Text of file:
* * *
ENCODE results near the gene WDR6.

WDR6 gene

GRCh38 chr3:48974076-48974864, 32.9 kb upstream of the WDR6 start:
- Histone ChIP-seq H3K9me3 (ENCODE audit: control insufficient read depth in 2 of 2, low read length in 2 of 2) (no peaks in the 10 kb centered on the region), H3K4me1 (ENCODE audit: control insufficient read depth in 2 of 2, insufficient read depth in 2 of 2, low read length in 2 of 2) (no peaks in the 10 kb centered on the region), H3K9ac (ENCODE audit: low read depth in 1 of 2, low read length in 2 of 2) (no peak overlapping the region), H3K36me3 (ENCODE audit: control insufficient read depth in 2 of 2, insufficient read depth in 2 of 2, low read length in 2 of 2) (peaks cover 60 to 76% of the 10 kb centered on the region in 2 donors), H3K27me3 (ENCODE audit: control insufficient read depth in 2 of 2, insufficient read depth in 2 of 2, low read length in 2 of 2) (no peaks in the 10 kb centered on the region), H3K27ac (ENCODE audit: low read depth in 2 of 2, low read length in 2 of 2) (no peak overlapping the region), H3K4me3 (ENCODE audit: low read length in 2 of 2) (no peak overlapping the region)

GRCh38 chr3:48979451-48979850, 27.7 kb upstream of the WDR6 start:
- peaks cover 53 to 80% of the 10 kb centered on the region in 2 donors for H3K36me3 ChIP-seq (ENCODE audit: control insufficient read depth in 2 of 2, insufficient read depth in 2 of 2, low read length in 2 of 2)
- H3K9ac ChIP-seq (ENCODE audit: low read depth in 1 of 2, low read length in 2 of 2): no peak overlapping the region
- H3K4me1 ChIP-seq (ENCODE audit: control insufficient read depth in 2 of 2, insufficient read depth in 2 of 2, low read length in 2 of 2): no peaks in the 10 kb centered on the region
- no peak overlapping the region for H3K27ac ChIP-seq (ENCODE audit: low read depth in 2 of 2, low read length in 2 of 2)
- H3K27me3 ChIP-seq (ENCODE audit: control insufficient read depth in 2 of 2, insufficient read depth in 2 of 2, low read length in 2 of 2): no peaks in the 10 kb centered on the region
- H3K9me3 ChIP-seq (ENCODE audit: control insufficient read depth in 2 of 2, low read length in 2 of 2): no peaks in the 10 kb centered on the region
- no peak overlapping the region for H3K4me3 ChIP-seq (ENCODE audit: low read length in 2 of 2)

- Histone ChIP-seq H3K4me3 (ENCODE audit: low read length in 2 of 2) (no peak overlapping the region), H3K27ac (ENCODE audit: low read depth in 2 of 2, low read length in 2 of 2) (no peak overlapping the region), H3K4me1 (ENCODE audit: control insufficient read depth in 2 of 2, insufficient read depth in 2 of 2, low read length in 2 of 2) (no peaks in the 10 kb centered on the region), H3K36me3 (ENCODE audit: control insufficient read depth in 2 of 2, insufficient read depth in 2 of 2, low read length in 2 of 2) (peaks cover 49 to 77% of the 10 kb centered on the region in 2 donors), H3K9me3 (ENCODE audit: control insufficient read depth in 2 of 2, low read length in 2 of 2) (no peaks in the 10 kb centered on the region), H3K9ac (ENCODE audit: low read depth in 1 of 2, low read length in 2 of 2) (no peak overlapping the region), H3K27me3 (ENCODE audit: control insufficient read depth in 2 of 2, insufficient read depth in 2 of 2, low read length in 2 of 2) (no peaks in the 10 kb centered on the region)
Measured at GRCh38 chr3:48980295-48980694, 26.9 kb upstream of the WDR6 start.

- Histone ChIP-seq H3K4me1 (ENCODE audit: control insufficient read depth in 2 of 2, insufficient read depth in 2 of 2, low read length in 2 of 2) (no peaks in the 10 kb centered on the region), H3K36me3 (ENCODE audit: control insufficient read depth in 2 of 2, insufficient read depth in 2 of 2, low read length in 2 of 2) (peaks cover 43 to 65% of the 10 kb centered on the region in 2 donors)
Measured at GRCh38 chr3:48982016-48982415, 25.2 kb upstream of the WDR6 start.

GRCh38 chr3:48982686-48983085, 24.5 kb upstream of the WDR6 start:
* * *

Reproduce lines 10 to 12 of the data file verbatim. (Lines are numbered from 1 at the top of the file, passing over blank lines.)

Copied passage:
- H3K27me3 ChIP-seq (ENCODE audit: control insufficient read depth in 2 of 2, insufficient read depth in 2 of 2, low read length in 2 of 2): no peaks in the 10 kb centered on the region
- H3K9me3 ChIP-seq (ENCODE audit: control insufficient read depth in 2 of 2, low read length in 2 of 2): no peaks in the 10 kb centered on the region
- no peak overlapping the region for H3K4me3 ChIP-seq (ENCODE audit: low read length in 2 of 2)